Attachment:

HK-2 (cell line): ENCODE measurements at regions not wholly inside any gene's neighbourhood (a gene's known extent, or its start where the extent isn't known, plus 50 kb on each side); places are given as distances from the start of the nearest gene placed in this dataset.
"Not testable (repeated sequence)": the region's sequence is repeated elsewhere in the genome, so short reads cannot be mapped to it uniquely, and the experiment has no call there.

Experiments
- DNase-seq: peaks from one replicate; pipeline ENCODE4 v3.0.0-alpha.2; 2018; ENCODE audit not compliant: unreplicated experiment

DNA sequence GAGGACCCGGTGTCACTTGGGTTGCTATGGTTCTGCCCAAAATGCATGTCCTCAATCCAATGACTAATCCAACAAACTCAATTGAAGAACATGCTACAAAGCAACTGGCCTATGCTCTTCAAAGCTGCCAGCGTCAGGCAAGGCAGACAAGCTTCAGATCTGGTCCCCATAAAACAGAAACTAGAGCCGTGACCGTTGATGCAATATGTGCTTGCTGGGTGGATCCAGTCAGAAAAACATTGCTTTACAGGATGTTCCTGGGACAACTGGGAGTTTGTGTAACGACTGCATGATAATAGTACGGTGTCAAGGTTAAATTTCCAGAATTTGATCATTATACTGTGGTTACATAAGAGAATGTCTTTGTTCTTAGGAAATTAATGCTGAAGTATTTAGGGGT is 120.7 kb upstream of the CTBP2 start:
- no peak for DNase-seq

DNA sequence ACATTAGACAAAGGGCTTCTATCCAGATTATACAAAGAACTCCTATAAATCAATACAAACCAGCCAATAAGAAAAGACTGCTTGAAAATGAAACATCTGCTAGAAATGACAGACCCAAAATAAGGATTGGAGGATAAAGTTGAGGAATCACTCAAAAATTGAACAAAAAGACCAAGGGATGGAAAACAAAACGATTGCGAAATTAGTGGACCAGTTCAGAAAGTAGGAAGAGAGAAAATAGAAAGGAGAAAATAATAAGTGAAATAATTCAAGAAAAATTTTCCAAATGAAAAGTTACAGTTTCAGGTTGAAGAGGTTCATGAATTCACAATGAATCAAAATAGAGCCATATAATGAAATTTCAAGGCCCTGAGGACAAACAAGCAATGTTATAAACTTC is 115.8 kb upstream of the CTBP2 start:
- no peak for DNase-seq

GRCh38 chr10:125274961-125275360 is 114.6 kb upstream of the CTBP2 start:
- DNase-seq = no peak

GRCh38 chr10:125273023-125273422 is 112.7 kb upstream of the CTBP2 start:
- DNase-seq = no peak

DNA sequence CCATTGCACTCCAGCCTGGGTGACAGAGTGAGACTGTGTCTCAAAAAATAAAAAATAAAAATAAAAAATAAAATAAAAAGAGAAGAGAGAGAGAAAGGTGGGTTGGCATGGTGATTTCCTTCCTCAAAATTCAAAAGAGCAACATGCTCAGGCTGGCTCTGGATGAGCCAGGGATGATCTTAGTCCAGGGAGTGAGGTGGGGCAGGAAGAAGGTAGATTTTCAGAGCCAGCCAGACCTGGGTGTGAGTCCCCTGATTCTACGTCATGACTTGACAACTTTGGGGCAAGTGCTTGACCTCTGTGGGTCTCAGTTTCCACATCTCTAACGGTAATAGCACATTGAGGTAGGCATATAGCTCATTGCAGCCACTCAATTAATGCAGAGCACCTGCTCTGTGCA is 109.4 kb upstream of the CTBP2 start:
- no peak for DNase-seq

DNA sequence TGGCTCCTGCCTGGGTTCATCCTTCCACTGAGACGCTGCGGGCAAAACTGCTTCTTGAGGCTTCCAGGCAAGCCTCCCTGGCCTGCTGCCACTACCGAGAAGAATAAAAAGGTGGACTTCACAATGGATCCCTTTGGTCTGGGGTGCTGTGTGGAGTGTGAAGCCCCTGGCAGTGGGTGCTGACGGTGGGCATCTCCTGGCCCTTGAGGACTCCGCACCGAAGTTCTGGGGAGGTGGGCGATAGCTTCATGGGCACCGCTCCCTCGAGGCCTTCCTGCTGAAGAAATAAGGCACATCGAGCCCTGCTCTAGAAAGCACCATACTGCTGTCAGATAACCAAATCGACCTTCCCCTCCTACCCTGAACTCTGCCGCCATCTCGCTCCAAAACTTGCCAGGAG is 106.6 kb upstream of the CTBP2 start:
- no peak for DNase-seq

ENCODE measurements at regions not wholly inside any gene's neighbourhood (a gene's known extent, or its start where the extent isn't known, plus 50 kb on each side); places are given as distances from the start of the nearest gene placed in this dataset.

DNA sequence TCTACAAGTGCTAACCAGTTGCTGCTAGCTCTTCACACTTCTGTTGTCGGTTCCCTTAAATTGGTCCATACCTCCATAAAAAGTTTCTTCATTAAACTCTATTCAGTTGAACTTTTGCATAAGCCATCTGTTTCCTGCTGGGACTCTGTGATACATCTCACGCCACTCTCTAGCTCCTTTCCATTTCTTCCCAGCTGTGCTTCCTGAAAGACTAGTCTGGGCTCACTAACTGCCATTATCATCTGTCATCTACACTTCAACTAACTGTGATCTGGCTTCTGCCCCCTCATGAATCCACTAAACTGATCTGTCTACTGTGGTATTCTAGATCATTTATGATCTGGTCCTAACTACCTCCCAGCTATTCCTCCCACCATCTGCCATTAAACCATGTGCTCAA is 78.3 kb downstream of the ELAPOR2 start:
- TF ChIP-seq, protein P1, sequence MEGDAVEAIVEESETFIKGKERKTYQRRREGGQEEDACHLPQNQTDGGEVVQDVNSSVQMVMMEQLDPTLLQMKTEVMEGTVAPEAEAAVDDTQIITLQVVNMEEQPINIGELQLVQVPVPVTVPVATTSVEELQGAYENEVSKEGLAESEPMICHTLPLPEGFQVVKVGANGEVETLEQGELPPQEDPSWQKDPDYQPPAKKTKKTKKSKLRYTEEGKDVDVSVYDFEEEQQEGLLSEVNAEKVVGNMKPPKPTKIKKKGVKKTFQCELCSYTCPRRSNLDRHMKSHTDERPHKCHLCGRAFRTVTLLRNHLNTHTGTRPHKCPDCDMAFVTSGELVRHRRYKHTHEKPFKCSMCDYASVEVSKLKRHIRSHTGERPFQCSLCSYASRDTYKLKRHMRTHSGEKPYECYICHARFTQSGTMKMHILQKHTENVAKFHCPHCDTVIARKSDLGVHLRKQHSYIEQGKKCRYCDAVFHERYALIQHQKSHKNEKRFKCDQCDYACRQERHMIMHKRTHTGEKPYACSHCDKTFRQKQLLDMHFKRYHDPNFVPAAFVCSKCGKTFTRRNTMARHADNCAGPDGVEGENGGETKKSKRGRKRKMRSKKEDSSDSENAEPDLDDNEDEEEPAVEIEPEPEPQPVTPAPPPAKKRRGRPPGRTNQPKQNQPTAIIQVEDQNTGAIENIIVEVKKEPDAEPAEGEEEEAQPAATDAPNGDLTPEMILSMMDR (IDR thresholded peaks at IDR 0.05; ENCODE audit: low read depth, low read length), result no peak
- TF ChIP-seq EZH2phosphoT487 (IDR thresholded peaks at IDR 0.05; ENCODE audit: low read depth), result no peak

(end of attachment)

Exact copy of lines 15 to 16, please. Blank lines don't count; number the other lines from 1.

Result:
DNA sequence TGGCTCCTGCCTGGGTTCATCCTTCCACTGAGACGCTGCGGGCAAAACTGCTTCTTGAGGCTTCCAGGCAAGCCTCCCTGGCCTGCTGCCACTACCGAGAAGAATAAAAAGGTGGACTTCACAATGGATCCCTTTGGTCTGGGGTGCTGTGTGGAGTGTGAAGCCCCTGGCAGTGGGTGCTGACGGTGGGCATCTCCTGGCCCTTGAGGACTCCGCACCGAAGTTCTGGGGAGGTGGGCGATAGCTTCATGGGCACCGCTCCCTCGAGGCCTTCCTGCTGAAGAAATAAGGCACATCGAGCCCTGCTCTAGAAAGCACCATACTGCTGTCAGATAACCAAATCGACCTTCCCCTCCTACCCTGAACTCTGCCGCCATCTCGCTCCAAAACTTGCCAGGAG is 106.6 kb upstream of the CTBP2 start:
- no peak for DNase-seq